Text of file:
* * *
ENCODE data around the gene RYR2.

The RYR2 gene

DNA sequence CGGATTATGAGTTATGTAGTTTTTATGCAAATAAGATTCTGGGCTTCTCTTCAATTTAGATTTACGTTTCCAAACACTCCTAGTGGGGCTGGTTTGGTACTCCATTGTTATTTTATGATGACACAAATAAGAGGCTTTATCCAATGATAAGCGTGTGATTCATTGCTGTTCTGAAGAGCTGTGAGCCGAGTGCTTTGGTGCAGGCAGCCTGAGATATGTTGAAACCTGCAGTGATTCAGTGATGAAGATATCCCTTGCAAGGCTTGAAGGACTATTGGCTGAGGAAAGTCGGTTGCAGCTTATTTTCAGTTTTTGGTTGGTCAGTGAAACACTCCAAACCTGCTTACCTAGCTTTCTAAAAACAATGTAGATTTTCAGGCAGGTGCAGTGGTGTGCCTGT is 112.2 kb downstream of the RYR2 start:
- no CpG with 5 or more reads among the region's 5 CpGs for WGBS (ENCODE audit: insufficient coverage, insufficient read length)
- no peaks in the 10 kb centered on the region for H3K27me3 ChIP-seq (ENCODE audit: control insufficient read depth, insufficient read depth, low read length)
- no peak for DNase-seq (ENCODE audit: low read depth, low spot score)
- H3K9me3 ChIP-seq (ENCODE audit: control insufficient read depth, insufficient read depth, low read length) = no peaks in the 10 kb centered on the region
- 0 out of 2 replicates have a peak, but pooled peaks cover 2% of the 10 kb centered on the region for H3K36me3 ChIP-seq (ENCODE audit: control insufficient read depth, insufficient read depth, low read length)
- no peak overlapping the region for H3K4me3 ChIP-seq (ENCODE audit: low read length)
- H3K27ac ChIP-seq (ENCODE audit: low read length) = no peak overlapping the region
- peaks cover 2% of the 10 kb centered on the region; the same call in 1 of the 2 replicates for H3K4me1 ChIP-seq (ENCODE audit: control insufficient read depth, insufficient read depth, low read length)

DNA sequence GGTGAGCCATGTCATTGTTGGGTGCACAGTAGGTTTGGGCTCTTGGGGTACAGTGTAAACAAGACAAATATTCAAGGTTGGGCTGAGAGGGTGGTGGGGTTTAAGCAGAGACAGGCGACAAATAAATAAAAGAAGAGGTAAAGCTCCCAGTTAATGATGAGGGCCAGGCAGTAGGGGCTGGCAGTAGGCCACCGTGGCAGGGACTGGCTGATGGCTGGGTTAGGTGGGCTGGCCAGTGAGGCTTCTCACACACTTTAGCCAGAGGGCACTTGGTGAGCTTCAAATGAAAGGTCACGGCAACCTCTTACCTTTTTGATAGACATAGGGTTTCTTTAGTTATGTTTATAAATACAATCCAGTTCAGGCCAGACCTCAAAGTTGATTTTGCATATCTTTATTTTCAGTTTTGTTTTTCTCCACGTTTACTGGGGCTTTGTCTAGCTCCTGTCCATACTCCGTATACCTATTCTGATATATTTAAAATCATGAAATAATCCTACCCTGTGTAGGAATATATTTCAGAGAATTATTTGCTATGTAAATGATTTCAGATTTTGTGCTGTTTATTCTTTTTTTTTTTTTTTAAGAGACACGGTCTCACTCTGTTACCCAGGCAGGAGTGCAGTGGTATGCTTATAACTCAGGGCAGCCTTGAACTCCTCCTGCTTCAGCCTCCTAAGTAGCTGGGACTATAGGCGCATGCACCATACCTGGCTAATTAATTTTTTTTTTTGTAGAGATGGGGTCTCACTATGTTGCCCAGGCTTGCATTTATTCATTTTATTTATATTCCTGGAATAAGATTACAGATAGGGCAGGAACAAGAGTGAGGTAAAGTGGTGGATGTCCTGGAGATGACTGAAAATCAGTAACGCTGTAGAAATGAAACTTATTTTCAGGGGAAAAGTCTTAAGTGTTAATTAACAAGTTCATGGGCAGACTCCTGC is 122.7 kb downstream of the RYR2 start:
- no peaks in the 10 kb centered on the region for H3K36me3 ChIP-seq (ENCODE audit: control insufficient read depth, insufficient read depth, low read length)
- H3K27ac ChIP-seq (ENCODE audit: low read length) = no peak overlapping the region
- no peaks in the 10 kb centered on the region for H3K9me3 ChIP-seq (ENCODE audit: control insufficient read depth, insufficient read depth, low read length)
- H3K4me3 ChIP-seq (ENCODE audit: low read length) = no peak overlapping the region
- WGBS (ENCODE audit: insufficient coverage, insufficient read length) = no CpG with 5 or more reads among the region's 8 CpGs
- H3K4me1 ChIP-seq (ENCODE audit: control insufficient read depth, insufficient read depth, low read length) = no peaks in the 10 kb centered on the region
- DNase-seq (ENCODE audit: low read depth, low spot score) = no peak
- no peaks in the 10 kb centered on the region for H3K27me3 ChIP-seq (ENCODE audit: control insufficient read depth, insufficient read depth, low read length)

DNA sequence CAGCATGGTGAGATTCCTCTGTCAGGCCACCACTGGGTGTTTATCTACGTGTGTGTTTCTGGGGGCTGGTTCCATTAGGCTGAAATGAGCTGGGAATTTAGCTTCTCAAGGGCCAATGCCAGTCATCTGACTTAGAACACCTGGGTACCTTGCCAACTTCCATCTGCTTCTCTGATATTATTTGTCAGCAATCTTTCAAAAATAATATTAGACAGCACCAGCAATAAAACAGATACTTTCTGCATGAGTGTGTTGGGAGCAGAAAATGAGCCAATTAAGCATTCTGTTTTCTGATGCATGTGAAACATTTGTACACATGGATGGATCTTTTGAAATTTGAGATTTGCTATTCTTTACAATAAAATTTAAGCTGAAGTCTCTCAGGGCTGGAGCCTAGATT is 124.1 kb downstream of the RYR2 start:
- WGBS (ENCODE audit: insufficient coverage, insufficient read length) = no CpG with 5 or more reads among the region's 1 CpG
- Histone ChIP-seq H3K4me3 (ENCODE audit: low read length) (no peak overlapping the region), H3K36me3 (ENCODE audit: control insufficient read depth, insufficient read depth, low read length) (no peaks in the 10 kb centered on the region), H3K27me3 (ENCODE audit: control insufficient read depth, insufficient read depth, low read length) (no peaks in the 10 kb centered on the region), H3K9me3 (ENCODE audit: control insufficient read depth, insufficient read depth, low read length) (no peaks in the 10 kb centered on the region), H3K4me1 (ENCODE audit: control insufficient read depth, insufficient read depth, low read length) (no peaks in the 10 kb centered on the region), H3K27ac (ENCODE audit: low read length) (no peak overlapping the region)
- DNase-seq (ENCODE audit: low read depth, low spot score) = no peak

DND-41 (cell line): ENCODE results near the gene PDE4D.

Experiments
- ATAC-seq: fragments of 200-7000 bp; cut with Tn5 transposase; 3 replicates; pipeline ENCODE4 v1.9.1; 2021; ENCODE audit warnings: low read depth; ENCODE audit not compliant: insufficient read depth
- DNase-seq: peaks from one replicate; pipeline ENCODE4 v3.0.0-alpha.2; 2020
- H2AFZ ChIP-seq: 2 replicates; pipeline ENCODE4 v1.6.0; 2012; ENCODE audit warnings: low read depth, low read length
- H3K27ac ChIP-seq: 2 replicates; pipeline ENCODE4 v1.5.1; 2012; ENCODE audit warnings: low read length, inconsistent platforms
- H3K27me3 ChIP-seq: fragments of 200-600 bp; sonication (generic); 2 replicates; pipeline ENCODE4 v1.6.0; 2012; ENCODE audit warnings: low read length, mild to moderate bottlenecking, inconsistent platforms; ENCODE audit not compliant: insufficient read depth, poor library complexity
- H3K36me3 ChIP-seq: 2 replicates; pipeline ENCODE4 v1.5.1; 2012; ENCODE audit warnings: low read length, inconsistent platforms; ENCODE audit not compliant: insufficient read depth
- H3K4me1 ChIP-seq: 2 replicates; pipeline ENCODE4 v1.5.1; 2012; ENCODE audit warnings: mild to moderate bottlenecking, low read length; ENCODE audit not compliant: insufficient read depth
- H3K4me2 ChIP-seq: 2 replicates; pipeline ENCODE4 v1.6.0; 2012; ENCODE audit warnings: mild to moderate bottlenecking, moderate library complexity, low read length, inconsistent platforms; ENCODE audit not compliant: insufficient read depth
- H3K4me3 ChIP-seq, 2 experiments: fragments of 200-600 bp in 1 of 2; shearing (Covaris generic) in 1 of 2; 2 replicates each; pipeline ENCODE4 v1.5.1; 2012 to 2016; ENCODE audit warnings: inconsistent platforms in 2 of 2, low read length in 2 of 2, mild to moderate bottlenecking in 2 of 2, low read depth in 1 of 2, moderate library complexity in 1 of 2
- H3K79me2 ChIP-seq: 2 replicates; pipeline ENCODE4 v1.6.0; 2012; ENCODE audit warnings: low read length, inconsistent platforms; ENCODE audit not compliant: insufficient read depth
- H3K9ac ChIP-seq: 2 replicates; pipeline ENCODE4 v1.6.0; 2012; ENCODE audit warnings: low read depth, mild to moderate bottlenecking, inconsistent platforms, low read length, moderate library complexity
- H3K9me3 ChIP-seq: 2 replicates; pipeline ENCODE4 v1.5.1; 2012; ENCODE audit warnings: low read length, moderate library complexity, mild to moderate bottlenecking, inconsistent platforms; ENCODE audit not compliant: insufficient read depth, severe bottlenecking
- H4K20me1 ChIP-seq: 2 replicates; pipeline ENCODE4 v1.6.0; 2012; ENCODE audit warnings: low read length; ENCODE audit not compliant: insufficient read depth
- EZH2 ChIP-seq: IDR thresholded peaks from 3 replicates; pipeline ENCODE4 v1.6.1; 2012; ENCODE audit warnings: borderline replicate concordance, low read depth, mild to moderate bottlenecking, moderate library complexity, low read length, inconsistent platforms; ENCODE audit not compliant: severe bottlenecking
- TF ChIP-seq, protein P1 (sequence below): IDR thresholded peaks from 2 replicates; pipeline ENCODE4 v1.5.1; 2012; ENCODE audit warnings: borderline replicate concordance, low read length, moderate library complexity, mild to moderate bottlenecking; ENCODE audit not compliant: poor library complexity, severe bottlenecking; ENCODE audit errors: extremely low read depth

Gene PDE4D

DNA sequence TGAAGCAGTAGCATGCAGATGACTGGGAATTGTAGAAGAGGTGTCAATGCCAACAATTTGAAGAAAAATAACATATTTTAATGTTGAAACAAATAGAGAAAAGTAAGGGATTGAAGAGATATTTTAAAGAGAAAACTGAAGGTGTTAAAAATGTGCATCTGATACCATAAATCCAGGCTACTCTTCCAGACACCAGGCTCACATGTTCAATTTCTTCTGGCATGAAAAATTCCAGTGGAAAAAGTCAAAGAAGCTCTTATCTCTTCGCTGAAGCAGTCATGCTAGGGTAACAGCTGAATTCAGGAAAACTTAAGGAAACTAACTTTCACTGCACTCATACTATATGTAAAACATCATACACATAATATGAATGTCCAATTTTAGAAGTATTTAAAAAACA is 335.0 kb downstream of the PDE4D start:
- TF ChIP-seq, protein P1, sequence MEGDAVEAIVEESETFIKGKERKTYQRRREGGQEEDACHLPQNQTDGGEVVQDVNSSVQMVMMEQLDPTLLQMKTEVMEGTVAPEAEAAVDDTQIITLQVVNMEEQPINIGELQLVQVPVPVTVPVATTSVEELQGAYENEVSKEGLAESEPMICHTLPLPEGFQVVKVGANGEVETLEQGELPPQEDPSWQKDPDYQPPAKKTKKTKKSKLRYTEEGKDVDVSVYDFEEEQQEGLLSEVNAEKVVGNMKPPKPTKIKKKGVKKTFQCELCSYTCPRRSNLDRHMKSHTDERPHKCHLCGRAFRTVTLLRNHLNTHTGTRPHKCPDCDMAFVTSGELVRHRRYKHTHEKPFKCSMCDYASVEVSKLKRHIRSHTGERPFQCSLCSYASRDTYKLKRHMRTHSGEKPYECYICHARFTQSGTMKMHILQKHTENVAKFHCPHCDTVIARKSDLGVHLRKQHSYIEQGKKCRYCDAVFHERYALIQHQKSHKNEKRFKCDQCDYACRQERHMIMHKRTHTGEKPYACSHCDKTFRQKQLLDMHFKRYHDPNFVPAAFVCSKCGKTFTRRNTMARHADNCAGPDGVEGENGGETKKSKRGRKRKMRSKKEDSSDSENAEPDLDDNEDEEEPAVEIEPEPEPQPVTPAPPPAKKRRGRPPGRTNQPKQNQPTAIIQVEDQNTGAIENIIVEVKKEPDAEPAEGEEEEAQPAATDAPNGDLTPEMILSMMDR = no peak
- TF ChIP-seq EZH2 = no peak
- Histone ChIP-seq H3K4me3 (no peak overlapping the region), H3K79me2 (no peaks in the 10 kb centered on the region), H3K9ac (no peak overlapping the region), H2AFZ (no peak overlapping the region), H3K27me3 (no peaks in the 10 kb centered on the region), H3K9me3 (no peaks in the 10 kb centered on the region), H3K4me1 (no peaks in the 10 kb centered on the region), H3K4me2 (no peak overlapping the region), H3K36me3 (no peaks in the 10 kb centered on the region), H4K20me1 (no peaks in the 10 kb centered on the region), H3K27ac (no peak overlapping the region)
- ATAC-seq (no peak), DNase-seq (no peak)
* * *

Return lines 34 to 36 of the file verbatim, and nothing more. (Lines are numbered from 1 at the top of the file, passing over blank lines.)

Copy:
- H3K4me2 ChIP-seq: 2 replicates; pipeline ENCODE4 v1.6.0; 2012; ENCODE audit warnings: mild to moderate bottlenecking, moderate library complexity, low read length, inconsistent platforms; ENCODE audit not compliant: insufficient read depth
- H3K4me3 ChIP-seq, 2 experiments: fragments of 200-600 bp in 1 of 2; shearing (Covaris generic) in 1 of 2; 2 replicates each; pipeline ENCODE4 v1.5.1; 2012 to 2016; ENCODE audit warnings: inconsistent platforms in 2 of 2, low read length in 2 of 2, mild to moderate bottlenecking in 2 of 2, low read depth in 1 of 2, moderate library complexity in 1 of 2
- H3K79me2 ChIP-seq: 2 replicates; pipeline ENCODE4 v1.6.0; 2012; ENCODE audit warnings: low read length, inconsistent platforms; ENCODE audit not compliant: insufficient read depth